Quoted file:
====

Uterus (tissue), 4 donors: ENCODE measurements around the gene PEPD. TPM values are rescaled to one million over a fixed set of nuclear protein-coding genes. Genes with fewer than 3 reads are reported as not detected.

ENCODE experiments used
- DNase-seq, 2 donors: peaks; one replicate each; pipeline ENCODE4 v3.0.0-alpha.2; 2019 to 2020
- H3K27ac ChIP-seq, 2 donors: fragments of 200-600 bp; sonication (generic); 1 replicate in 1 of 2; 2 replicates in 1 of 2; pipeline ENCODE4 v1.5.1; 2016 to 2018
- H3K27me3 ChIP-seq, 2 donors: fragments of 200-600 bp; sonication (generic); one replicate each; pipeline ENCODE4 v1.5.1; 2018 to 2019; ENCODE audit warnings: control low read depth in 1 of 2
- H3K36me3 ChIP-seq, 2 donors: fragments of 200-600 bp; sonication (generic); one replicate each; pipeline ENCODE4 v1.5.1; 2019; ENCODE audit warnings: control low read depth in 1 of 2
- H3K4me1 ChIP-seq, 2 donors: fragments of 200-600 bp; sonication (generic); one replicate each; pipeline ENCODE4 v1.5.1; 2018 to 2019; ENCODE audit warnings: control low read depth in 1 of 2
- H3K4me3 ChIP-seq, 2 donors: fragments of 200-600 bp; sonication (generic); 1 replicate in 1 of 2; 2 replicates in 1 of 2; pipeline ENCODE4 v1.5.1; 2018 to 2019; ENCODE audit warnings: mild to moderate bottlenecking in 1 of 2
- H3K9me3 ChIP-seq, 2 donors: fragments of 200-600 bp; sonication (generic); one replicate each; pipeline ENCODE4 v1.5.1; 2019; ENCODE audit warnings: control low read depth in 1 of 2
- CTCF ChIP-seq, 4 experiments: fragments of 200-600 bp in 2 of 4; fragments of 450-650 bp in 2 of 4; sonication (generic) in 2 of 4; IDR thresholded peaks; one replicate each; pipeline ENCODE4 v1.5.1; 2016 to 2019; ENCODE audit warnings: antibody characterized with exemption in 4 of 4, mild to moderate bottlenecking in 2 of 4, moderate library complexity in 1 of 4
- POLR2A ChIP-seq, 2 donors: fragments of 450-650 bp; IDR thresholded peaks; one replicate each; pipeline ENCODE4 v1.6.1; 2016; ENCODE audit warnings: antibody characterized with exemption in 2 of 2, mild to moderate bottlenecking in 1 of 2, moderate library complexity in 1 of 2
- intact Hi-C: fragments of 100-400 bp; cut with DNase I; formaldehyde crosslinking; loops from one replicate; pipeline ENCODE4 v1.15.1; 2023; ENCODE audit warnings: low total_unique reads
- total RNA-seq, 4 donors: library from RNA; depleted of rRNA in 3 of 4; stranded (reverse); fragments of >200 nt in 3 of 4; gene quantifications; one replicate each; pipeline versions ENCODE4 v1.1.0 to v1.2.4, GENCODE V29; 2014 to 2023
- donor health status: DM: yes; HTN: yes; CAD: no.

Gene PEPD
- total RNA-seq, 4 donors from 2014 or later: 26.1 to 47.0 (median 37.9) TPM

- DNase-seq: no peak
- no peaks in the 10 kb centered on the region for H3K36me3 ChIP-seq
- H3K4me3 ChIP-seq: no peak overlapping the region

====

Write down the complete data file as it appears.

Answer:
Uterus (tissue), 4 donors: ENCODE measurements around the gene PEPD. TPM values are rescaled to one million over a fixed set of nuclear protein-coding genes. Genes with fewer than 3 reads are reported as not detected.

ENCODE experiments used
- DNase-seq, 2 donors: peaks; one replicate each; pipeline ENCODE4 v3.0.0-alpha.2; 2019 to 2020
- H3K27ac ChIP-seq, 2 donors: fragments of 200-600 bp; sonication (generic); 1 replicate in 1 of 2; 2 replicates in 1 of 2; pipeline ENCODE4 v1.5.1; 2016 to 2018
- H3K27me3 ChIP-seq, 2 donors: fragments of 200-600 bp; sonication (generic); one replicate each; pipeline ENCODE4 v1.5.1; 2018 to 2019; ENCODE audit warnings: control low read depth in 1 of 2
- H3K36me3 ChIP-seq, 2 donors: fragments of 200-600 bp; sonication (generic); one replicate each; pipeline ENCODE4 v1.5.1; 2019; ENCODE audit warnings: control low read depth in 1 of 2
- H3K4me1 ChIP-seq, 2 donors: fragments of 200-600 bp; sonication (generic); one replicate each; pipeline ENCODE4 v1.5.1; 2018 to 2019; ENCODE audit warnings: control low read depth in 1 of 2
- H3K4me3 ChIP-seq, 2 donors: fragments of 200-600 bp; sonication (generic); 1 replicate in 1 of 2; 2 replicates in 1 of 2; pipeline ENCODE4 v1.5.1; 2018 to 2019; ENCODE audit warnings: mild to moderate bottlenecking in 1 of 2
- H3K9me3 ChIP-seq, 2 donors: fragments of 200-600 bp; sonication (generic); one replicate each; pipeline ENCODE4 v1.5.1; 2019; ENCODE audit warnings: control low read depth in 1 of 2
- CTCF ChIP-seq, 4 experiments: fragments of 200-600 bp in 2 of 4; fragments of 450-650 bp in 2 of 4; sonication (generic) in 2 of 4; IDR thresholded peaks; one replicate each; pipeline ENCODE4 v1.5.1; 2016 to 2019; ENCODE audit warnings: antibody characterized with exemption in 4 of 4, mild to moderate bottlenecking in 2 of 4, moderate library complexity in 1 of 4
- POLR2A ChIP-seq, 2 donors: fragments of 450-650 bp; IDR thresholded peaks; one replicate each; pipeline ENCODE4 v1.6.1; 2016; ENCODE audit warnings: antibody characterized with exemption in 2 of 2, mild to moderate bottlenecking in 1 of 2, moderate library complexity in 1 of 2
- intact Hi-C: fragments of 100-400 bp; cut with DNase I; formaldehyde crosslinking; loops from one replicate; pipeline ENCODE4 v1.15.1; 2023; ENCODE audit warnings: low total_unique reads
- total RNA-seq, 4 donors: library from RNA; depleted of rRNA in 3 of 4; stranded (reverse); fragments of >200 nt in 3 of 4; gene quantifications; one replicate each; pipeline versions ENCODE4 v1.1.0 to v1.2.4, GENCODE V29; 2014 to 2023
- donor health status: DM: yes; HTN: yes; CAD: no.

Gene PEPD
- total RNA-seq, 4 donors from 2014 or later: 26.1 to 47.0 (median 37.9) TPM

- DNase-seq: no peak
- no peaks in the 10 kb centered on the region for H3K36me3 ChIP-seq
- H3K4me3 ChIP-seq: no peak overlapping the region